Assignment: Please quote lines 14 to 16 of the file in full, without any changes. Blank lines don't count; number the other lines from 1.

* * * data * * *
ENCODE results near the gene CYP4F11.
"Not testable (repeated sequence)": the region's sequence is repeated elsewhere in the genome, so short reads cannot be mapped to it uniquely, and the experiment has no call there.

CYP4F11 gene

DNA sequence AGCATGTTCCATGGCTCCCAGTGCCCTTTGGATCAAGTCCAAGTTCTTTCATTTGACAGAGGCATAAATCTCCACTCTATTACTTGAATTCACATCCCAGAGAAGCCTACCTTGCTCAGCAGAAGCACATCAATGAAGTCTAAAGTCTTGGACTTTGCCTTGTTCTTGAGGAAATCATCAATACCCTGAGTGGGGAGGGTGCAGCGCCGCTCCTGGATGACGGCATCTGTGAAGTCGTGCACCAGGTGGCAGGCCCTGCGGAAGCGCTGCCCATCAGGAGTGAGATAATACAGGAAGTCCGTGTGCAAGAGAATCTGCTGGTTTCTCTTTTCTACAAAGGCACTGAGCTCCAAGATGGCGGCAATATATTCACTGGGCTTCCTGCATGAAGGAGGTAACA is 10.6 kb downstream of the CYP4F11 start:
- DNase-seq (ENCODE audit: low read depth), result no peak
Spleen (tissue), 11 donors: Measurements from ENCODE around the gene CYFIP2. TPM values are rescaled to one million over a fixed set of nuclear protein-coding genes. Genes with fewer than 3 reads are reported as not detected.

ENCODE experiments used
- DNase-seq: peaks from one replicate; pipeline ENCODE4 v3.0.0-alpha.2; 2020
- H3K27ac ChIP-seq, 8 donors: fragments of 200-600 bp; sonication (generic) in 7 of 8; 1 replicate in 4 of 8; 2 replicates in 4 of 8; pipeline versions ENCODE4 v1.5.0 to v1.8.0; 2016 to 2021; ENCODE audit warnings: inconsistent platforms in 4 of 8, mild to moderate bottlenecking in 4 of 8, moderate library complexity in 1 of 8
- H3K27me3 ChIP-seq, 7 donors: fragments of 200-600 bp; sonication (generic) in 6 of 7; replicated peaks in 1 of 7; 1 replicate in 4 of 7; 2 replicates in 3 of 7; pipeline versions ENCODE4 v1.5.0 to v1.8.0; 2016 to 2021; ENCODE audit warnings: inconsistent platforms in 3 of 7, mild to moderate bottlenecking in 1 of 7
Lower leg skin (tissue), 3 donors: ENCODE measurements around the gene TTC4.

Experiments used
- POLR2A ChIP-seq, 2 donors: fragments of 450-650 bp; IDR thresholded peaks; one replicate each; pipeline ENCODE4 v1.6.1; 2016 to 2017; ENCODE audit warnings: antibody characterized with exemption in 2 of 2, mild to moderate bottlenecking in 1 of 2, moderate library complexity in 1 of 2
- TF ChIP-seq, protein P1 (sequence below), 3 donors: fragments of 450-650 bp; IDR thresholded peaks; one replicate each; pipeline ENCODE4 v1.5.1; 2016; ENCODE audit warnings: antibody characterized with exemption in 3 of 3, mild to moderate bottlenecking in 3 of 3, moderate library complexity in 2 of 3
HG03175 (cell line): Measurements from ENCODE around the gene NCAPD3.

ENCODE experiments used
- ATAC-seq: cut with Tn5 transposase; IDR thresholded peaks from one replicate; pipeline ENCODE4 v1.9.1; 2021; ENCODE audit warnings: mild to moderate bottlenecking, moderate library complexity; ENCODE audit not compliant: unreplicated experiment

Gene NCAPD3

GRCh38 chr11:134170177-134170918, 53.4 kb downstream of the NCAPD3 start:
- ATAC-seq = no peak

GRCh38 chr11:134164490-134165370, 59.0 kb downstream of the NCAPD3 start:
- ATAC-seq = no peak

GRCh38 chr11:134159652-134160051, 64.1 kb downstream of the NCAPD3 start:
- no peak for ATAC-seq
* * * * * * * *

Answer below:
- TF ChIP-seq, protein P1 (sequence below), 3 donors: fragments of 450-650 bp; IDR thresholded peaks; one replicate each; pipeline ENCODE4 v1.5.1; 2016; ENCODE audit warnings: antibody characterized with exemption in 3 of 3, mild to moderate bottlenecking in 3 of 3, moderate library complexity in 2 of 3
HG03175 (cell line): Measurements from ENCODE around the gene NCAPD3.

ENCODE experiments used